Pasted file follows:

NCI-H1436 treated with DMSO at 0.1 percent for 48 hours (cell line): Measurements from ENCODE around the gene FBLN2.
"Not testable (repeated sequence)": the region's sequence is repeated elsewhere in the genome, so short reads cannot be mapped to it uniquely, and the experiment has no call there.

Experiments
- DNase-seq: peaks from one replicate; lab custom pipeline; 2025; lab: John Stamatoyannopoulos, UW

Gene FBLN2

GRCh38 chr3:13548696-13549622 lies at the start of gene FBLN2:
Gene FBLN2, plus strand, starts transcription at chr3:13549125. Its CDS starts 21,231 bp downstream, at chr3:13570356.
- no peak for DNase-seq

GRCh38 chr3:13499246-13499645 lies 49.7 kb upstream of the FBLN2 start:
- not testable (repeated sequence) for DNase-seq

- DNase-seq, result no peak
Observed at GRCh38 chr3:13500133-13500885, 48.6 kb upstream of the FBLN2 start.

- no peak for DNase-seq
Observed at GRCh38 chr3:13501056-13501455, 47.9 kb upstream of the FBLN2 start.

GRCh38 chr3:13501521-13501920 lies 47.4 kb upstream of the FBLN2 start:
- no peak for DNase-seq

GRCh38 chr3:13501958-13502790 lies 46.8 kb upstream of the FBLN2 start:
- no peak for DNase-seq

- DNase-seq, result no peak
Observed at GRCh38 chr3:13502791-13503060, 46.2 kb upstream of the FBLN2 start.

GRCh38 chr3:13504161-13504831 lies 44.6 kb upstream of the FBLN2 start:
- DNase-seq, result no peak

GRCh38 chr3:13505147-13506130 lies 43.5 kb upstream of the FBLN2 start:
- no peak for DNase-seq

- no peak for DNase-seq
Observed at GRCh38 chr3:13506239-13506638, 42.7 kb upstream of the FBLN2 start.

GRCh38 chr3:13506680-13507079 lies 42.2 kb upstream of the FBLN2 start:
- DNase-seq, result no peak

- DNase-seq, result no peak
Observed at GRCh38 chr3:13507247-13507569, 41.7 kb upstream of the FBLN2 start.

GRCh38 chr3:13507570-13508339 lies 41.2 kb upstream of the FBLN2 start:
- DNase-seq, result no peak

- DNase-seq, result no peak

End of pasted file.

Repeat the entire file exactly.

NCI-H1436 treated with DMSO at 0.1 percent for 48 hours (cell line): Measurements from ENCODE around the gene FBLN2.
"Not testable (repeated sequence)": the region's sequence is repeated elsewhere in the genome, so short reads cannot be mapped to it uniquely, and the experiment has no call there.

Experiments
- DNase-seq: peaks from one replicate; lab custom pipeline; 2025; lab: John Stamatoyannopoulos, UW

Gene FBLN2

GRCh38 chr3:13548696-13549622 lies at the start of gene FBLN2:
Gene FBLN2, plus strand, starts transcription at chr3:13549125. Its CDS starts 21,231 bp downstream, at chr3:13570356.
- no peak for DNase-seq

GRCh38 chr3:13499246-13499645 lies 49.7 kb upstream of the FBLN2 start:
- not testable (repeated sequence) for DNase-seq

- DNase-seq, result no peak
Observed at GRCh38 chr3:13500133-13500885, 48.6 kb upstream of the FBLN2 start.

- no peak for DNase-seq
Observed at GRCh38 chr3:13501056-13501455, 47.9 kb upstream of the FBLN2 start.

GRCh38 chr3:13501521-13501920 lies 47.4 kb upstream of the FBLN2 start:
- no peak for DNase-seq

GRCh38 chr3:13501958-13502790 lies 46.8 kb upstream of the FBLN2 start:
- no peak for DNase-seq

- DNase-seq, result no peak
Observed at GRCh38 chr3:13502791-13503060, 46.2 kb upstream of the FBLN2 start.

GRCh38 chr3:13504161-13504831 lies 44.6 kb upstream of the FBLN2 start:
- DNase-seq, result no peak

GRCh38 chr3:13505147-13506130 lies 43.5 kb upstream of the FBLN2 start:
- no peak for DNase-seq

- no peak for DNase-seq
Observed at GRCh38 chr3:13506239-13506638, 42.7 kb upstream of the FBLN2 start.

GRCh38 chr3:13506680-13507079 lies 42.2 kb upstream of the FBLN2 start:
- DNase-seq, result no peak

- DNase-seq, result no peak
Observed at GRCh38 chr3:13507247-13507569, 41.7 kb upstream of the FBLN2 start.

GRCh38 chr3:13507570-13508339 lies 41.2 kb upstream of the FBLN2 start:
- DNase-seq, result no peak

- DNase-seq, result no peak